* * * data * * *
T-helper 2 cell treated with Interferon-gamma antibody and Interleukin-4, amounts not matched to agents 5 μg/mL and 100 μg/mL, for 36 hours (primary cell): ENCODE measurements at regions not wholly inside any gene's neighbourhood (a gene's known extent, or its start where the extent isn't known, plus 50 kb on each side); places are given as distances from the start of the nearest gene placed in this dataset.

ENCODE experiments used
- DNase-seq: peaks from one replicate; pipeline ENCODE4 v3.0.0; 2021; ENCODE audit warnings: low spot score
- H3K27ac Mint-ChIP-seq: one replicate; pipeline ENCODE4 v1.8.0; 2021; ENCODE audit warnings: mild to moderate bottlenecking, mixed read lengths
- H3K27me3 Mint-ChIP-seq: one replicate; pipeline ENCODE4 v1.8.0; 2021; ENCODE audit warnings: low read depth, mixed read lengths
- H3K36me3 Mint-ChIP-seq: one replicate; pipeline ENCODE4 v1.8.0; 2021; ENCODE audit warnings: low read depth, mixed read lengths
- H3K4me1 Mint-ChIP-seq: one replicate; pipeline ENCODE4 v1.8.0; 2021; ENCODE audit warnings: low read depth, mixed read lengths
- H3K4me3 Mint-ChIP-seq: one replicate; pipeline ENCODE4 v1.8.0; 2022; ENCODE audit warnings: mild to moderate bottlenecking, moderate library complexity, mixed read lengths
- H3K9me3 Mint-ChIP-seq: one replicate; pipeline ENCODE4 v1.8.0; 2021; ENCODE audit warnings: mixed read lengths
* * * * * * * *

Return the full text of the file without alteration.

T-helper 2 cell treated with Interferon-gamma antibody and Interleukin-4, amounts not matched to agents 5 μg/mL and 100 μg/mL, for 36 hours (primary cell): ENCODE measurements at regions not wholly inside any gene's neighbourhood (a gene's known extent, or its start where the extent isn't known, plus 50 kb on each side); places are given as distances from the start of the nearest gene placed in this dataset.

ENCODE experiments used
- DNase-seq: peaks from one replicate; pipeline ENCODE4 v3.0.0; 2021; ENCODE audit warnings: low spot score
- H3K27ac Mint-ChIP-seq: one replicate; pipeline ENCODE4 v1.8.0; 2021; ENCODE audit warnings: mild to moderate bottlenecking, mixed read lengths
- H3K27me3 Mint-ChIP-seq: one replicate; pipeline ENCODE4 v1.8.0; 2021; ENCODE audit warnings: low read depth, mixed read lengths
- H3K36me3 Mint-ChIP-seq: one replicate; pipeline ENCODE4 v1.8.0; 2021; ENCODE audit warnings: low read depth, mixed read lengths
- H3K4me1 Mint-ChIP-seq: one replicate; pipeline ENCODE4 v1.8.0; 2021; ENCODE audit warnings: low read depth, mixed read lengths
- H3K4me3 Mint-ChIP-seq: one replicate; pipeline ENCODE4 v1.8.0; 2022; ENCODE audit warnings: mild to moderate bottlenecking, moderate library complexity, mixed read lengths
- H3K9me3 Mint-ChIP-seq: one replicate; pipeline ENCODE4 v1.8.0; 2021; ENCODE audit warnings: mixed read lengths